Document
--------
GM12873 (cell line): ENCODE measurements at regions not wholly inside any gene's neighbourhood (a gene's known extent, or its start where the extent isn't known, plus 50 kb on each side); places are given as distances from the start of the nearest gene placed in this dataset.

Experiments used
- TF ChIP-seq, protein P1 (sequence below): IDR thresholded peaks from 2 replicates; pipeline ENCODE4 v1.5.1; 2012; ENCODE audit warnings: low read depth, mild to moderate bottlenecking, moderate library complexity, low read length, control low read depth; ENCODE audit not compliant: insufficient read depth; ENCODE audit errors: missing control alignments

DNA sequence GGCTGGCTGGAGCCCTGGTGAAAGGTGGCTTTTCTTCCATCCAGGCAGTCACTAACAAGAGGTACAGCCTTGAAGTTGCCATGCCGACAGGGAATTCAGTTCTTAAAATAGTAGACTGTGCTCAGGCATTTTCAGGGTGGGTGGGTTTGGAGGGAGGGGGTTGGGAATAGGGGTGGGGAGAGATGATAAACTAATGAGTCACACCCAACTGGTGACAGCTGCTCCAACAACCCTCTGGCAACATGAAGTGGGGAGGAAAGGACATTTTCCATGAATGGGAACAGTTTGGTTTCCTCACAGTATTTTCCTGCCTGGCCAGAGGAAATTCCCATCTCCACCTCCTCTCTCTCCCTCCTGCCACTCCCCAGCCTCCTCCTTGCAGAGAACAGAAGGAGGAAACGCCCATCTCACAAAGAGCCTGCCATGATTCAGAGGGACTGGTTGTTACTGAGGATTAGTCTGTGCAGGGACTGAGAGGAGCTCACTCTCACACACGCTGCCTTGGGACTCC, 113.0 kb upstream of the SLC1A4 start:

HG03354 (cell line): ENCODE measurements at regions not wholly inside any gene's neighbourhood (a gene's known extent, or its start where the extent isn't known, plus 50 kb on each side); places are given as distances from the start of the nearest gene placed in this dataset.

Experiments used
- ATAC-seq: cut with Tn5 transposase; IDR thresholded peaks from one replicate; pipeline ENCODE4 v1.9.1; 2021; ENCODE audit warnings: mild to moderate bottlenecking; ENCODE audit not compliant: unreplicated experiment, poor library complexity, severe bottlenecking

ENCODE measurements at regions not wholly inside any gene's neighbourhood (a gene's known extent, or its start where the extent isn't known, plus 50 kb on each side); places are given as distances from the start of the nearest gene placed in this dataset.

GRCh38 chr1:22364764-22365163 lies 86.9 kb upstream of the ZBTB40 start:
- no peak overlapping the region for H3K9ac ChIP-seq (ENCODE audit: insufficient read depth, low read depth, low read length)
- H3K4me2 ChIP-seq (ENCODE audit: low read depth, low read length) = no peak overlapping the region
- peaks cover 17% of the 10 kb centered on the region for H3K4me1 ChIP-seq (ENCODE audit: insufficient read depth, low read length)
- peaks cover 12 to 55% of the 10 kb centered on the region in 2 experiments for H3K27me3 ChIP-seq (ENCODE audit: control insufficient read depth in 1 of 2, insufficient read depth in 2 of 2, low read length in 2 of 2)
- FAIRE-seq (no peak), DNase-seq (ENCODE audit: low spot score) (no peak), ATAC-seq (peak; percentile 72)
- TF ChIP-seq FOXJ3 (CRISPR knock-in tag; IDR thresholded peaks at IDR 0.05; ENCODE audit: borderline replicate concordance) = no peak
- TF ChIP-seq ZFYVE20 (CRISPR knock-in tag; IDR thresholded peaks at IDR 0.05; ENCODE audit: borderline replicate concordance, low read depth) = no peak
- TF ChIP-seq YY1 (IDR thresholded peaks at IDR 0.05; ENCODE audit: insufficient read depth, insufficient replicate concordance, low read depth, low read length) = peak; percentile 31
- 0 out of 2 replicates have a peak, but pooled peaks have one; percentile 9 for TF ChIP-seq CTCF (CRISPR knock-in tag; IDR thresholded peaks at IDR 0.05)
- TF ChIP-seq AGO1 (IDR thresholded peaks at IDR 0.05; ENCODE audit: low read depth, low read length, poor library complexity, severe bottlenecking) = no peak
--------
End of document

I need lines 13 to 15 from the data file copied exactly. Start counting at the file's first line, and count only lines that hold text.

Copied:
- peaks cover 12 to 55% of the 10 kb centered on the region in 2 experiments for H3K27me3 ChIP-seq (ENCODE audit: control insufficient read depth in 1 of 2, insufficient read depth in 2 of 2, low read length in 2 of 2)
- FAIRE-seq (no peak), DNase-seq (ENCODE audit: low spot score) (no peak), ATAC-seq (peak; percentile 72)
- TF ChIP-seq FOXJ3 (CRISPR knock-in tag; IDR thresholded peaks at IDR 0.05; ENCODE audit: borderline replicate concordance) = no peak